arkadi cloud

tech, teaching, and books

The Woman in White by Wilkie Collins

“This is the story of what a Woman's patience can endure, and what a Man's resolution can achieve.”

I am not a big fan of mystery novels. I tried to get into Agatha Christie but found The Murder on the Orient Express quite boring. Quite unlike Wilkie Collin's mystery novel, The Moonstone, which was a thrilling ride. Even though The Moonstone was written in the 1868, it still was great reading it over 100 years later.

Once I discovered Collins, I have been meaning to read his other popular novel, The Woman in White. I was expecting it to be about a story about a ghost or other supernatural phenomenon but I was wrong. It was still a great read, but nothing about ghosts.

“Any woman who is sure of her own wits, is a match, at any time, for a man who is not sure of his own temper.”

This novel is about an art teacher that gets hired by two sisters who live in the English countryside. One of the sisters will be married off to a nobleman very soon. There are suspicious circumstances that the teacher encounters at the country house which makes him doubt the intentions of the nobleman. The story is told through the diaries and written statements of different characters in the story. Each narrator writes in their own voice about events they know about or were a part of.

“No sensible man ever engages, unprepared, in a fencing match of words with a woman.”

This is a long novel (700 pages), and takes awhile to get interesting but if you stick with it you will be rewarded with a very intricate, and interesting plot. They plot was very well constructed and it took me almost until the end of the book to realize who the villain was, what were their secrets, and final aims. “The novel was first published in serial form in 1859–60, appearing in Charles Dickens' magazine All the Year Round (UK) and Harper's Weekly (USA). It was published in book form in 1860.” This would account for the length and wordiness of some of the novel as the magazine would've been paying Collins by the word. Also, the manner of speech in the Victorian times is a tad formal, and superfluous at times.

I would not recommend reading this before The Moonstone. If you read the Moonstone, and enjoy Collins' style, then, by all means, please go and give The Woman and White a read.

Rating: ★★★★★ Book #85 in my #ReadingChallenge2021 #mystery #WilkieCollins #London #detective

Look to Windward by Iain M. Banks

(Culture, #7)

One of the better Culture books in the series. I hate most series of books, but The Culture keeps me coming back for more. This book is about a well hatched plot by an enemy of the Culture to take revenge for an 800 year old injustice. There are three threads in the story: the Chelgrian ambassador going to visit the Culture orbital, the Chelgrian emigre living on the Culture orbital, and a Culture scientist studying flying creatures. These threads we beautifully woven together until everything becomes clear near the end of the book. It's incredible how Banks can weave together such a dastardly political plot which keeps the reader guessing, and makes you laugh at the great dialogue too. It's hard to write reviews for books like this because I don't want to give too much away, so if you want to learn more, read some other reviews people have written.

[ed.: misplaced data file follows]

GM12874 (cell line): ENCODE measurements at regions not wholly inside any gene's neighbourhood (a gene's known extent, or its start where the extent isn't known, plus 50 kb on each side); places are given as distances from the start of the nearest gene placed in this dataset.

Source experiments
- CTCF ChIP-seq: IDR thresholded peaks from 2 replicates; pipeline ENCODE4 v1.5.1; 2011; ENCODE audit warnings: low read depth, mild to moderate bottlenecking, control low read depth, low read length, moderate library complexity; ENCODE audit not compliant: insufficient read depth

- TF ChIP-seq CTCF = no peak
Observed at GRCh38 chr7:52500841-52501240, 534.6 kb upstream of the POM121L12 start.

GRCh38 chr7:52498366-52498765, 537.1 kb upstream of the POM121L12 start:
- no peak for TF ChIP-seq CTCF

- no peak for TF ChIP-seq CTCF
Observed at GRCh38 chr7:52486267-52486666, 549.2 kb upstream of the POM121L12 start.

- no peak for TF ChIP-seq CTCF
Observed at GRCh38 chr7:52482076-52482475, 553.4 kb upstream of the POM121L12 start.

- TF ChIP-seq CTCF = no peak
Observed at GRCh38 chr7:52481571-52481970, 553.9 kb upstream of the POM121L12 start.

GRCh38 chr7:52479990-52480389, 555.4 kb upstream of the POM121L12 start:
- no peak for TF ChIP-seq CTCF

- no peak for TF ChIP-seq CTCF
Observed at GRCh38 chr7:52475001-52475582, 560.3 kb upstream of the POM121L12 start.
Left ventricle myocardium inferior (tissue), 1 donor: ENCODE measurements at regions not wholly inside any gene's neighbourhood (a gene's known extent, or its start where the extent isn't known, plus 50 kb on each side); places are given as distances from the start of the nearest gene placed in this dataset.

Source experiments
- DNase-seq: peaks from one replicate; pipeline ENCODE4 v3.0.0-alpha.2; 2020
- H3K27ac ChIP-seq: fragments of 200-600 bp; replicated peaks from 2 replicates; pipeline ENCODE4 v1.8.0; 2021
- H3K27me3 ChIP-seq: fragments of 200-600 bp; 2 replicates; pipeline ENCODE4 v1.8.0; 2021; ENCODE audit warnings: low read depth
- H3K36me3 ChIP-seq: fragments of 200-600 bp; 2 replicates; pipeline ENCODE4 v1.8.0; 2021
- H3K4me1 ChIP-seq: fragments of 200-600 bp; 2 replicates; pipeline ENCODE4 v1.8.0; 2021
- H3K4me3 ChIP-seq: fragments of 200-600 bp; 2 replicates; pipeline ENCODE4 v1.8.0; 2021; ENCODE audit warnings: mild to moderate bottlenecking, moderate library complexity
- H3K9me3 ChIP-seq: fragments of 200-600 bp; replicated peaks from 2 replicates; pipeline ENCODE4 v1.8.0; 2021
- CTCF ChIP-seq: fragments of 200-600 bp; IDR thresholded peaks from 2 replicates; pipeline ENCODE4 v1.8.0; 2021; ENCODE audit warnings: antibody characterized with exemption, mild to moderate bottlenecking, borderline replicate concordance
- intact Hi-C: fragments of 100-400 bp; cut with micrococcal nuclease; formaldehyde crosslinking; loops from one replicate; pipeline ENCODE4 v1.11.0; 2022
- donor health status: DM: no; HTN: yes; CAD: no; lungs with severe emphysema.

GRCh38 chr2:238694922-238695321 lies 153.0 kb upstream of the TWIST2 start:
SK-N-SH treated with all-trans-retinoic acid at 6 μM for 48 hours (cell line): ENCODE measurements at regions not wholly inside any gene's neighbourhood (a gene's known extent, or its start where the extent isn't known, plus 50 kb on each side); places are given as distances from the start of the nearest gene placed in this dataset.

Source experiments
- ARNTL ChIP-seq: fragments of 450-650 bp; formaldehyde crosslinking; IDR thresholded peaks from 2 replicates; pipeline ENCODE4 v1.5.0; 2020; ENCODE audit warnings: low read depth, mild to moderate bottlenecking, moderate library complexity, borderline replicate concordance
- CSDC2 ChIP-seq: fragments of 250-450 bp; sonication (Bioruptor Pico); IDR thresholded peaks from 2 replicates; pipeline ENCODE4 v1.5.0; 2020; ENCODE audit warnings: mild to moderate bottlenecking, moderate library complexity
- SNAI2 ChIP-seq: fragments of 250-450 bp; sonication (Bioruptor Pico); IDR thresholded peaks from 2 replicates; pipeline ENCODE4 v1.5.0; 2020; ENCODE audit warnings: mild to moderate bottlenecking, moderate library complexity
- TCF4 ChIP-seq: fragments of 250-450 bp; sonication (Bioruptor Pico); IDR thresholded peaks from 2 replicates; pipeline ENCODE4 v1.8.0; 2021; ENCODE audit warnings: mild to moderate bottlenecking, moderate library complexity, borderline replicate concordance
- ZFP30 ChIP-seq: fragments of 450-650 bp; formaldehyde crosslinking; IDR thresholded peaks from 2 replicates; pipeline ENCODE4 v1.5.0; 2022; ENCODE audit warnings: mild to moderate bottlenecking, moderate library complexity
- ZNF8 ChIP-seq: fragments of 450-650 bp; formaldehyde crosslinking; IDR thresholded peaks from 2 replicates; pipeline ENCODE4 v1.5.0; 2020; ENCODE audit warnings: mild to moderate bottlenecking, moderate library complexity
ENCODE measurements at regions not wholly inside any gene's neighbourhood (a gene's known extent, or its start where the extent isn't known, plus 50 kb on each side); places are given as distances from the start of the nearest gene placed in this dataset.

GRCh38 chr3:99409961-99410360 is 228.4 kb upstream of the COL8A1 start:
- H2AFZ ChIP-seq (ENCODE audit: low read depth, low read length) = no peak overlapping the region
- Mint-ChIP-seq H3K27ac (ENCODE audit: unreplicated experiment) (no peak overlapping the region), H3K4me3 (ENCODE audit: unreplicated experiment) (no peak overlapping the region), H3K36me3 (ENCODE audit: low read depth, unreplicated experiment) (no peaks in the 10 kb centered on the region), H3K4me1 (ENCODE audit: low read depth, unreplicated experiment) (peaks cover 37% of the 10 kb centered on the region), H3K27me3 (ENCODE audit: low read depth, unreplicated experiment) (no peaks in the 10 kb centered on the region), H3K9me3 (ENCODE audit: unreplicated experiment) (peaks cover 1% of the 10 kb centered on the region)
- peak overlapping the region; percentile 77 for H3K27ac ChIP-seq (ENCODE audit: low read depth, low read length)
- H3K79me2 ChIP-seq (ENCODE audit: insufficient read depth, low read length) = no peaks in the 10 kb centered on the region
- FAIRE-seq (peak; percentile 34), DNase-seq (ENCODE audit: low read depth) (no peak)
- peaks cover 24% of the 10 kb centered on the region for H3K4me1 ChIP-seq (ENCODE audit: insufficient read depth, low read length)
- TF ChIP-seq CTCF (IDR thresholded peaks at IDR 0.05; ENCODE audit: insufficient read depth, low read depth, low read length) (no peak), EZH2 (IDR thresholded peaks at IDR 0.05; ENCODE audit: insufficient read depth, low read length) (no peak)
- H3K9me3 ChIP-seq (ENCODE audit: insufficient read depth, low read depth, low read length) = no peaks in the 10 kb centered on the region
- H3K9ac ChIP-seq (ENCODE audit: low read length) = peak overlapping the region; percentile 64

As with all Culture books, we learn a bit more about the Culture civilization. We learn how people keep themselves busy for entertainment on orbitals. We learn more about the history of past battles with the Culture. We also learn about new species. In this one, we get to know the Chelgrian species. They are a furry, sort of centaur/cheetah like race. We get to look inside the Mind who runs the orbital Masaq' and dig out some of the skeletons in its closet too.

“In the old days people died and that was that; you might hope to see them in heaven, but once they were dead they were dead. It was simple, it was definite. Now … ” He shook his head angrily. “Now people die but their Soulkeeper can revive them, or take them to a heaven we know exists, without any need for faith. We have clones, we have regrown bodies—most of me is regrown; I wake up sometimes and think, Am I still me? I know you’re supposed to be your brain, your wits, your thoughts, but I don’t believe it is that simple.”

This is probably my 2nd favourite novel in the series after The Player of Games. I know if I could live in any fictional universe, it would be The Culture. Their citizens get to enjoy all the excitement of life without the fear of death. They are free of money. They get to live on paradises called orbitals. I wonder if our species will ever make it as far as The Culture civilization? I can only hope.

And, as often happens after reading a thrilling Culture novel, I have already dived right in to #8 Matter.

Rating: ★★★★★ Book #84 in my #ReadingChallenge2021 #IainMBanks #TheCulture #space